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Australian human rights groups, UN official slam government's travel ban from India

By Our Representative 
The travel ban and penalties on Australians travelling from India under the pretext of the unprecedented Covid-19 crisis has come under heavy criticism from the country's human rights organisations. The Humanism Project said that it is "deeply concerned" at the travel ban on Australian citizens returning from India, stating, it is nothing but "criminalisation of such travel under the Biosecurity Act."
In a statement, the Humanism Project said, while Australia should take "all possible measures to protect our biosecurity", it is also Australia's moral obligation "to look after its own citizens." It added, "The decision to impose hefty fines and jail term, without a plan to ensure safe return of its own citizen, is irresponsible, lacks compassion and raises serious human rights concerns."
The Australian Project said, the "Government must come forward with a plan that will ensure safe return of all Australians abroad and announce measures, and a plan to bring all Australians home, many of whom have been stranded overseas for a number of months."
It insisted, the government should also announce "a timeline for establishing suitable quarantine facilities so that Australians could travel to Australia from India, and from any other country, without putting Australia's biosecurity at risk."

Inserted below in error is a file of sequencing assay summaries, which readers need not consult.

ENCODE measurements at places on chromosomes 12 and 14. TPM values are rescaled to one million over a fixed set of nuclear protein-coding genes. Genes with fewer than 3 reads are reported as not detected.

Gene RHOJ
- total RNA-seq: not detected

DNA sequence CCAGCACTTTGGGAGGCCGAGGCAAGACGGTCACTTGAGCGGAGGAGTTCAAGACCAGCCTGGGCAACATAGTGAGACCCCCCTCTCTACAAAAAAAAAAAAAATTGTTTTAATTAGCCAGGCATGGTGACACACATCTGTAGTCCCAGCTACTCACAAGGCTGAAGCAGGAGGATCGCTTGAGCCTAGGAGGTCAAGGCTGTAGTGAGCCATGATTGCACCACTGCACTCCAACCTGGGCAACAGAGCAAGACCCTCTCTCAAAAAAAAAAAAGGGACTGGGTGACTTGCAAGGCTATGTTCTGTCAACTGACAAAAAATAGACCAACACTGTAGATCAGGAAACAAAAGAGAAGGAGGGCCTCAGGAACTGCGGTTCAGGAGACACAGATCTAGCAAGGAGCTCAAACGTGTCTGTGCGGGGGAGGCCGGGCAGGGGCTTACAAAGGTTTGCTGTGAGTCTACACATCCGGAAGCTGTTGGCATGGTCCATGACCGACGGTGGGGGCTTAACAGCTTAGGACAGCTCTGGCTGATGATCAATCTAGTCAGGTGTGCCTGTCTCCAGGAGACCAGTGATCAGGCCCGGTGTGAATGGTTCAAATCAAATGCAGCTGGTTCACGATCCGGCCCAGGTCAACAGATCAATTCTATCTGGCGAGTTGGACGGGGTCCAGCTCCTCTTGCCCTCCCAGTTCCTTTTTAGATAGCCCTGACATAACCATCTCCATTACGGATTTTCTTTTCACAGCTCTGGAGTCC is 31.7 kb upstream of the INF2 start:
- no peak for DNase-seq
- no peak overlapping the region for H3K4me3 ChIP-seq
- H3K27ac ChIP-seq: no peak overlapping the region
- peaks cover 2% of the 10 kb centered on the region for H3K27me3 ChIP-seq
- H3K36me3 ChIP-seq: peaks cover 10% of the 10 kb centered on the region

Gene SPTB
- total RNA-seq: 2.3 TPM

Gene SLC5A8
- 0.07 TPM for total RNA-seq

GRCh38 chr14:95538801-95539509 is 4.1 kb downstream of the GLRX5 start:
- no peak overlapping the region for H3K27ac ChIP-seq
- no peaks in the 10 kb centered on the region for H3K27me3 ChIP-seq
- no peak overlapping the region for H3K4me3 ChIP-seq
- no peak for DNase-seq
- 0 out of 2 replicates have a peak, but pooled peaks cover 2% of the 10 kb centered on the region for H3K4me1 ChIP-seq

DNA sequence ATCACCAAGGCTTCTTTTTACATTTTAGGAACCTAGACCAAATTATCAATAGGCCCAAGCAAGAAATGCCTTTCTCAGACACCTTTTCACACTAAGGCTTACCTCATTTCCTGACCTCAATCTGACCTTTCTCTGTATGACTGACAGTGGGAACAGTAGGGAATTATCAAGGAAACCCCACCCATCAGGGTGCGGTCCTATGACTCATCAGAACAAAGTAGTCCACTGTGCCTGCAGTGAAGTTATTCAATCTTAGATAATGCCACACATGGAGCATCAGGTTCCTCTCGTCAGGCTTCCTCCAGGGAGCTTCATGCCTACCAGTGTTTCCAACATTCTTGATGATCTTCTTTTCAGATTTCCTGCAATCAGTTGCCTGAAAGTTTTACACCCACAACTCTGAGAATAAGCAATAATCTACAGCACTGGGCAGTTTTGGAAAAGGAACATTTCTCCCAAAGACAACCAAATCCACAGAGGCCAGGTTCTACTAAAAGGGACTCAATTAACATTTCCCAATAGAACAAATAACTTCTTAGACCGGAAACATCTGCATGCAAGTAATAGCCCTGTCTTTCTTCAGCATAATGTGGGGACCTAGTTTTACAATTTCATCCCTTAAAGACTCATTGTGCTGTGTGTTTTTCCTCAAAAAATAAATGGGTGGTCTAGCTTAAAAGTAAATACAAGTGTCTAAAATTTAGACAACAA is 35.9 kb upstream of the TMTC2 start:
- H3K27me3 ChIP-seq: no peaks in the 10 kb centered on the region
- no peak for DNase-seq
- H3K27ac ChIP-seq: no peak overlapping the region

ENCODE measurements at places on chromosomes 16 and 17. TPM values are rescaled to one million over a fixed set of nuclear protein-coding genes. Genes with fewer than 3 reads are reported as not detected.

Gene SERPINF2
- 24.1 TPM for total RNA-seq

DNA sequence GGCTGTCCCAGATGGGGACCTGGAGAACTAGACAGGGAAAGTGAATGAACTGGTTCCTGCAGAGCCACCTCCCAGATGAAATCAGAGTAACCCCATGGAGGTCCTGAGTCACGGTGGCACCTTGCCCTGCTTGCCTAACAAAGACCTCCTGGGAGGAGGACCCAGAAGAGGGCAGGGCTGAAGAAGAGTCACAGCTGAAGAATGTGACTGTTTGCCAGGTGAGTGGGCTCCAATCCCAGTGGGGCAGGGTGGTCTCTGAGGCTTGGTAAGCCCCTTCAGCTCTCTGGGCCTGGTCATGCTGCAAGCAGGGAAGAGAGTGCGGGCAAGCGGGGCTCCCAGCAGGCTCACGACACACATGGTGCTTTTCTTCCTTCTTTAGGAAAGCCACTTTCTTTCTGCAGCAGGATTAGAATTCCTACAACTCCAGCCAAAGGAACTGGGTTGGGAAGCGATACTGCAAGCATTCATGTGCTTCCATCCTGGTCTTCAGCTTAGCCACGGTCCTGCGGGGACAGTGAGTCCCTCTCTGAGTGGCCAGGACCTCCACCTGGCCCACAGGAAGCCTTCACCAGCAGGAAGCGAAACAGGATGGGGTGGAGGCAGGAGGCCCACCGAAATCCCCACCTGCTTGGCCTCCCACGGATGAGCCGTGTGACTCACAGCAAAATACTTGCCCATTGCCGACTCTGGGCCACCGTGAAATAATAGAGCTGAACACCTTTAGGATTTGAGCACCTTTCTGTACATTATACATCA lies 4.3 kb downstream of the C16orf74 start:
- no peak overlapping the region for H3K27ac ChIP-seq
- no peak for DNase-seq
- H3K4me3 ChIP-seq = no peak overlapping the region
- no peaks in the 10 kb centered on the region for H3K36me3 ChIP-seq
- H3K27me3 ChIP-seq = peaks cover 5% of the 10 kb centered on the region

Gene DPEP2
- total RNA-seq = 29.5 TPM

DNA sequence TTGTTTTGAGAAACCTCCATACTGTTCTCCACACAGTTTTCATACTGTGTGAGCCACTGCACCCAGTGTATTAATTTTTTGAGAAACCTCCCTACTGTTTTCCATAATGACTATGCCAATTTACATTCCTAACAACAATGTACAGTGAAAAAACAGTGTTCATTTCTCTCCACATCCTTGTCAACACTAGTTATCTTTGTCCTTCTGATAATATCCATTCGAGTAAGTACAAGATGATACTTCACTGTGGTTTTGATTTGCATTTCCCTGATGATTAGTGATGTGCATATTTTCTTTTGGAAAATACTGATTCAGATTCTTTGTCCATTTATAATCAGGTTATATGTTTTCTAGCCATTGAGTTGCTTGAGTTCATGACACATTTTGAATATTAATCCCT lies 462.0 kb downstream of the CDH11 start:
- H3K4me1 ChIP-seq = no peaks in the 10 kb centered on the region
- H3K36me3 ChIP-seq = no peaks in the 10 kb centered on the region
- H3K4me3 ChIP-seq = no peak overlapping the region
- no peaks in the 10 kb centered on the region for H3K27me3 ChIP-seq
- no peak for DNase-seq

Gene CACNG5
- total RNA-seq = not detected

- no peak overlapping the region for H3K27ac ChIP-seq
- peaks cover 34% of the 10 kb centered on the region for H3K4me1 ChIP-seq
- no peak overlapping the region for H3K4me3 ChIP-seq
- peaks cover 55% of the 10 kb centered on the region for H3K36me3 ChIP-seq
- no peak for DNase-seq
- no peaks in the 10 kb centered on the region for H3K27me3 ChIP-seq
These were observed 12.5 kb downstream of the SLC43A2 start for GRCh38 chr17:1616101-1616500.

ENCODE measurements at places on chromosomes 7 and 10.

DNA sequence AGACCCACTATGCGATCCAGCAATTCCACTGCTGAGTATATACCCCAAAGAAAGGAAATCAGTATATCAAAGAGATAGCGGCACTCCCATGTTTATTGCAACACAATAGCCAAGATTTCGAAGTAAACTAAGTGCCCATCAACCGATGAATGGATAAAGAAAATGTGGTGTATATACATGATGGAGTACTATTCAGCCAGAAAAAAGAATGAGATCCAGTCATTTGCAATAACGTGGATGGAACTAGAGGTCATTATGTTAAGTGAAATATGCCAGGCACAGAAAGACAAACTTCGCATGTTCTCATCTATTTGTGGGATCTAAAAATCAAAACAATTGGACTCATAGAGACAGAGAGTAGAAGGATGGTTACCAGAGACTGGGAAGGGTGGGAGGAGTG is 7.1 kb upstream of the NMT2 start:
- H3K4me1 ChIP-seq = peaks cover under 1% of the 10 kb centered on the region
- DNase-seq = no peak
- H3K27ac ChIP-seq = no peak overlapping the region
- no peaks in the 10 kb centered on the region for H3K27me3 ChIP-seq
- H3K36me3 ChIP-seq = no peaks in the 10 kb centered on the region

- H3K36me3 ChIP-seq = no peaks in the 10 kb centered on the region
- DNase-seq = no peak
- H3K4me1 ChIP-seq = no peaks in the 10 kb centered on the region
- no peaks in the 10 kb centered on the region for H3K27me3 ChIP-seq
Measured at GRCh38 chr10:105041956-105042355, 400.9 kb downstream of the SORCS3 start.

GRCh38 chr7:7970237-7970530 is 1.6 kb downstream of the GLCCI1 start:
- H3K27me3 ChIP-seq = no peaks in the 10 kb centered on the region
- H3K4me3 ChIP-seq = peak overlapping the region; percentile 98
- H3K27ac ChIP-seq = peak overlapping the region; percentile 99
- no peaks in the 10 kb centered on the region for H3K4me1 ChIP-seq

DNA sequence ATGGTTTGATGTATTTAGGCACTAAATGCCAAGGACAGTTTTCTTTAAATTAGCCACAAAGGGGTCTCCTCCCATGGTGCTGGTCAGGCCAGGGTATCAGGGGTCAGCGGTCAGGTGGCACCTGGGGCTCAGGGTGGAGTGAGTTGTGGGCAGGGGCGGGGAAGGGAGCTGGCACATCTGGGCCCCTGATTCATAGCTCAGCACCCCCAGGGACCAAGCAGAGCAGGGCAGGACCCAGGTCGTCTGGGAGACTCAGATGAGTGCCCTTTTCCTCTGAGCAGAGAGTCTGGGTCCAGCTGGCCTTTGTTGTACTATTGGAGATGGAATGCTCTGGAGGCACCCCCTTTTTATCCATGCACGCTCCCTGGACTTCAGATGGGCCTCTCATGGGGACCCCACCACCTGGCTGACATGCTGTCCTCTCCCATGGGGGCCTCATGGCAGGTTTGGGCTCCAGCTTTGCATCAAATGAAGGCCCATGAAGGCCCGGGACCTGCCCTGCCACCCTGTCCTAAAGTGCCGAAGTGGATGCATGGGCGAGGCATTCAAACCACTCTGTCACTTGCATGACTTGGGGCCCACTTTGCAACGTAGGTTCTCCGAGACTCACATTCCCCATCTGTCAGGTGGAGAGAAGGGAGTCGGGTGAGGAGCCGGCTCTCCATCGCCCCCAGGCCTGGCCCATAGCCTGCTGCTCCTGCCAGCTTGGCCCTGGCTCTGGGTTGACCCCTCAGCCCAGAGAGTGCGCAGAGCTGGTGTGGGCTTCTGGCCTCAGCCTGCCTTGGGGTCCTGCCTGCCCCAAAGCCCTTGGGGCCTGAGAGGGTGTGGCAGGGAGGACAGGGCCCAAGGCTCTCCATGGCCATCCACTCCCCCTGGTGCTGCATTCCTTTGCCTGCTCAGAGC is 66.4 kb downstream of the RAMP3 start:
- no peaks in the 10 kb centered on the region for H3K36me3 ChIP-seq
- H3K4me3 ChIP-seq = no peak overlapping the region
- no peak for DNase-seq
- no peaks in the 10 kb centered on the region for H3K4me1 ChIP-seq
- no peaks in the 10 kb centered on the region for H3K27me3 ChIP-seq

In a separate statement, the Australian Human Rights Commission (AHRC), slamming Australia’s inbound flight ban from India, said, it raises "serious human rights concerns." Even as "supporting" the continuation of aid to the Indian government as it copes with the current Covid-19 crisis, the commission termed the new restrictions on Australians returning to Australia from India "extraordinary."
It said, “The need for such restrictions must be publicly justified. The government must show that these measures are not discriminatory and the only suitable way of dealing with the threat to public health." It urged Parliament’s Senate Select Committee on Covid-19 to "review" these new restrictions immediately.
Approaching the Australian government directly with its concerns, AHRC said, the commission had previously provided a detailed analysis of the human rights implications of Covid-19 emergency measures – and what principles are important to consider. It added, the government should consider its analysis and take requisite measures.
Meanwhile, the office of the UN human rights Commissioner, raising “serious concerns” about Australia's Morrison government’s ban on Australians returning from India, and the severe penalties attached to breaches, said the measure is "Inconsistent with Australia’s human rights obligations.”
The official, Rupert Colville, questioning the controversial temporary measure, which can attract maximum penalties of five years’ imprisonment or $66,600, said, “We have serious concerns about whether the Biosecurity Determination -- and the severe penalties which can be imposed for its breach -- meets Australia’s human rights obligations.”
In particular, article 12 of the International Covenant on Civil and Political Rights (ICCPR), which is binding on Australia, provides that no one shall be arbitrarily deprived of the right to enter his own country, nhe said.

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